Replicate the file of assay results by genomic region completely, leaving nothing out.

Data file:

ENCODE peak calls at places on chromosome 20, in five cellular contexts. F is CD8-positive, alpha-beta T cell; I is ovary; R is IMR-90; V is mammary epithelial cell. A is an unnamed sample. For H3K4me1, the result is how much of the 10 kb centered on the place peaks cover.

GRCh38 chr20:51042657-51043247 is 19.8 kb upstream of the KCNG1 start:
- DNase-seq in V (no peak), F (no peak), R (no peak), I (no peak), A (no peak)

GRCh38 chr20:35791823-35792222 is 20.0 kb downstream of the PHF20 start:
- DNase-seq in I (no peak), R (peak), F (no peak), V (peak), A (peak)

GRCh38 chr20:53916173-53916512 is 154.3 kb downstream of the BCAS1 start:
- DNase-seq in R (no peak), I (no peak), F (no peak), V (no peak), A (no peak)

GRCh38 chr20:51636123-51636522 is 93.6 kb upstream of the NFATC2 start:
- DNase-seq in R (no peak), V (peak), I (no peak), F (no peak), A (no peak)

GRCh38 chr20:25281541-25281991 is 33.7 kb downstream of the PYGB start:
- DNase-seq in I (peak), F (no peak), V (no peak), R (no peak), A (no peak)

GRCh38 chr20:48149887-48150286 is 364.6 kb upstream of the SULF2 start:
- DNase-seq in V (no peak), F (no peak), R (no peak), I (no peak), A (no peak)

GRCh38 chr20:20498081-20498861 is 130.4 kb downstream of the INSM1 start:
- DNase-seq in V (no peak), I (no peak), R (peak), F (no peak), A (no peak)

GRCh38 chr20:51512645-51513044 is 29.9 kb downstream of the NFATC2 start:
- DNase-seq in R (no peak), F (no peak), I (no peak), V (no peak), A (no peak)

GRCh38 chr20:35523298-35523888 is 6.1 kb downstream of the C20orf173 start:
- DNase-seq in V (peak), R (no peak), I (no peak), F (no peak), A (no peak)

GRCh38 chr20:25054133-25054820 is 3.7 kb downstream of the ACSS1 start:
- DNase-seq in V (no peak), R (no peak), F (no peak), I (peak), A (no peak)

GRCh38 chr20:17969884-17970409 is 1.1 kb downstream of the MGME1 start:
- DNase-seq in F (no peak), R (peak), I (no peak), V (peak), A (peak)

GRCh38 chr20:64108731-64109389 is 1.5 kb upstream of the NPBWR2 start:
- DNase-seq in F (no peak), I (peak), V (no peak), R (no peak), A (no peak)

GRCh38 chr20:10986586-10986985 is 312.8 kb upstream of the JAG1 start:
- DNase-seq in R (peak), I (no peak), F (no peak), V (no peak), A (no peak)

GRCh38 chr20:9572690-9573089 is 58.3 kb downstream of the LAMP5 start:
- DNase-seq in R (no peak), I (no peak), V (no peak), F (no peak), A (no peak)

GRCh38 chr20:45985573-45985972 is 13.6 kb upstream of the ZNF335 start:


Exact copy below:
ENCODE peak calls at places on chromosome 20, in five cellular contexts. F is CD8-positive, alpha-beta T cell; I is ovary; R is IMR-90; V is mammary epithelial cell. A is an unnamed sample. For H3K4me1, the result is how much of the 10 kb centered on the place peaks cover.

GRCh38 chr20:51042657-51043247 is 19.8 kb upstream of the KCNG1 start:
- DNase-seq in V (no peak), F (no peak), R (no peak), I (no peak), A (no peak)

GRCh38 chr20:35791823-35792222 is 20.0 kb downstream of the PHF20 start:
- DNase-seq in I (no peak), R (peak), F (no peak), V (peak), A (peak)

GRCh38 chr20:53916173-53916512 is 154.3 kb downstream of the BCAS1 start:
- DNase-seq in R (no peak), I (no peak), F (no peak), V (no peak), A (no peak)

GRCh38 chr20:51636123-51636522 is 93.6 kb upstream of the NFATC2 start:
- DNase-seq in R (no peak), V (peak), I (no peak), F (no peak), A (no peak)

GRCh38 chr20:25281541-25281991 is 33.7 kb downstream of the PYGB start:
- DNase-seq in I (peak), F (no peak), V (no peak), R (no peak), A (no peak)

GRCh38 chr20:48149887-48150286 is 364.6 kb upstream of the SULF2 start:
- DNase-seq in V (no peak), F (no peak), R (no peak), I (no peak), A (no peak)

GRCh38 chr20:20498081-20498861 is 130.4 kb downstream of the INSM1 start:
- DNase-seq in V (no peak), I (no peak), R (peak), F (no peak), A (no peak)

GRCh38 chr20:51512645-51513044 is 29.9 kb downstream of the NFATC2 start:
- DNase-seq in R (no peak), F (no peak), I (no peak), V (no peak), A (no peak)

GRCh38 chr20:35523298-35523888 is 6.1 kb downstream of the C20orf173 start:
- DNase-seq in V (peak), R (no peak), I (no peak), F (no peak), A (no peak)

GRCh38 chr20:25054133-25054820 is 3.7 kb downstream of the ACSS1 start:
- DNase-seq in V (no peak), R (no peak), F (no peak), I (peak), A (no peak)

GRCh38 chr20:17969884-17970409 is 1.1 kb downstream of the MGME1 start:
- DNase-seq in F (no peak), R (peak), I (no peak), V (peak), A (peak)

GRCh38 chr20:64108731-64109389 is 1.5 kb upstream of the NPBWR2 start:
- DNase-seq in F (no peak), I (peak), V (no peak), R (no peak), A (no peak)

GRCh38 chr20:10986586-10986985 is 312.8 kb upstream of the JAG1 start:
- DNase-seq in R (peak), I (no peak), F (no peak), V (no peak), A (no peak)

GRCh38 chr20:9572690-9573089 is 58.3 kb downstream of the LAMP5 start:
- DNase-seq in R (no peak), I (no peak), V (no peak), F (no peak), A (no peak)

GRCh38 chr20:45985573-45985972 is 13.6 kb upstream of the ZNF335 start: